Beekeeping at Larchfield Estate with Ken Baird

Jun 28 2019

Our beekeeper Ken plans to keep us updated with the bees’ progress and this is his first blog!

'Globally there are more honey bees than any other type of bee or other pollinating creatures, so honey bees are the world's most important insect in the production of food crops. It is estimated that one third of the food that we consume each day relies on insect pollination, mainly by honey bees.

The Larchfield Estate hives

About forty years ago the Mackie family was given a colony of bees to keep here at Larchfield Estate. Unfortunately however, they (the bees - not the Mackies!) were a little temperamental to say the least! Keen to continue keeping bees, the family took advice from a friend, bee expert Jim Holland, who recommended a more docile strain originating from Brother Adam, a monk at Buckfast Abbey in Devon where ironically another commodity popular in N Ireland hails from (anyone not familiar with Buckfast, it is a caffeinated fortified Tonic Wine originally made by the monks).

Using smoke to calm the bees before handling the frames

In around 2007, the colonies were lost to the recently arrived parasite of honey bees - the varroa mite. Again, determined not to give up – the current estate owners Gavin & Sarah chatted to local beekeeper Ken Baird who has helped re-establish bee keeping here on the estate. With the wedding business in full swing by this stage, the decision was made to move the hives from the walled gardens, across the estate, to where they remain today (around 1 mile from the ceremony areas). The WBC hives (the original hives from about 40 years ago) overlook several acres of wild-flower meadow, perfect for the honeybees to collect nectar and pollen.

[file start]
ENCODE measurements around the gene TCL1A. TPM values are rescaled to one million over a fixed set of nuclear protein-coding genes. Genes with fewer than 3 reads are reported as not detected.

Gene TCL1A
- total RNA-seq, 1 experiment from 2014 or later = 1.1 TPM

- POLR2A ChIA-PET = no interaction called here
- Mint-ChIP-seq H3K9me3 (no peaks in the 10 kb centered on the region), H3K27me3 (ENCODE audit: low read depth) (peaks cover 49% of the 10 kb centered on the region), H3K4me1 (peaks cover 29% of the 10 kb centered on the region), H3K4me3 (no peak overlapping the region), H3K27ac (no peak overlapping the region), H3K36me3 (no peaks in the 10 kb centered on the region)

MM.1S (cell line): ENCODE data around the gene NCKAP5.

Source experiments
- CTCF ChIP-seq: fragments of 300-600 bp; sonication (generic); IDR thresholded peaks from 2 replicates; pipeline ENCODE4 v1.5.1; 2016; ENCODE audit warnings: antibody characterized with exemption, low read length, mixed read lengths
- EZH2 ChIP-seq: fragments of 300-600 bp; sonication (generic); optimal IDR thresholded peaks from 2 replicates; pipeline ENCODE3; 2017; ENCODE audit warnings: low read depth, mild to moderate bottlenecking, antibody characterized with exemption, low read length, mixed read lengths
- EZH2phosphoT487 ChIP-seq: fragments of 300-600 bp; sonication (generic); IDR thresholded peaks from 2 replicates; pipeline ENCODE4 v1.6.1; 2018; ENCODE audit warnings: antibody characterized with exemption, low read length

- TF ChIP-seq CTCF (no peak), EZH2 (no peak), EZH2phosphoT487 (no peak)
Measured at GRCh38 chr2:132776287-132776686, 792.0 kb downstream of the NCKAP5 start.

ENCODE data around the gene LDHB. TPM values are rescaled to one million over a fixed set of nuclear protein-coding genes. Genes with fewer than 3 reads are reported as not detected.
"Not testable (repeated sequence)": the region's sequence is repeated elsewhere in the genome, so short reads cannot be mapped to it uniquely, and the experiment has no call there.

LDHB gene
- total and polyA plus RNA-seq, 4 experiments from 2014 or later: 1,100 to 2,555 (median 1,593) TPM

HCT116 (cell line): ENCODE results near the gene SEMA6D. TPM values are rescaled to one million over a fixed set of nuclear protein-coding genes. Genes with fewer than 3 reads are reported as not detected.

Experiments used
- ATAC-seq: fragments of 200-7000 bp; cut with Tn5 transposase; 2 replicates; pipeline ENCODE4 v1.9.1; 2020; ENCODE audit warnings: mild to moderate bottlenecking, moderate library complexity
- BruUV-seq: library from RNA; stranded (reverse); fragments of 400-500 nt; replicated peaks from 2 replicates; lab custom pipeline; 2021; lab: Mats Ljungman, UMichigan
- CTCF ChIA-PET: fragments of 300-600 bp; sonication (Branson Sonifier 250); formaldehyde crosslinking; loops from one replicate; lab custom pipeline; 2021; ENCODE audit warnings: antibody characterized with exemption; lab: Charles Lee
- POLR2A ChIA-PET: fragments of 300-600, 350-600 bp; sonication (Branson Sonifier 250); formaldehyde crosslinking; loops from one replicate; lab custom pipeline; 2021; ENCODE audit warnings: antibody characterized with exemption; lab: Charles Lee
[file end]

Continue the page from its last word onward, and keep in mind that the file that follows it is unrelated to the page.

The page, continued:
Ken's 'nuc' or 'nucleus' hives overlooking the countryside

Right now, the early part of June, is often a difficult time for honey bees when forage is scarce and large colonies can easily starve. The 'June gap' is as strange phenomenon which occurs here and in some other countries. This is a period when there is a sudden reduction in the amount of pollen and nectar available to honeybees and this is a problem because in May, the colonies expanded rapidly and will now be reaching peak colony size (50 to 60,000 bees).

Busy bees!

The flowering times of plants follow a pattern:

During spring, in addition to many early flowering herbaceous species there are vast volumes of pollen and nectar produced from trees and hedges - a single mature lime or willow tree will yield the same amount of bee food as an acre of wildflower meadow.

Then in May, the rapeseed flowers bring a serious glut of pollen and nectar and usually the first honey harvest.

Come June, all of that is over, and the grass has grown long suppressing most wild flowers.

But by July a variety of tall herbaceous species find ways to push up through the grass and once again we have flowers through to September. Also, at this stage late, flowering fruit species such as brambles, come into their own and with luck bring a second delicious honey harvest.'

One of our queen honey bees - marked to allow the beekeeper to locate her easily

Each year, our honey is spun and jarred, and will soon be available for our guests to purchase from our Railway Building – a brand new group experience & dining room due to open later this year. Ken and his wife also offer candle making workshops using the wax from the Larchfield Estate hives, which can be booked by corporate and private groups coming to stay on the estate for overnight retreats!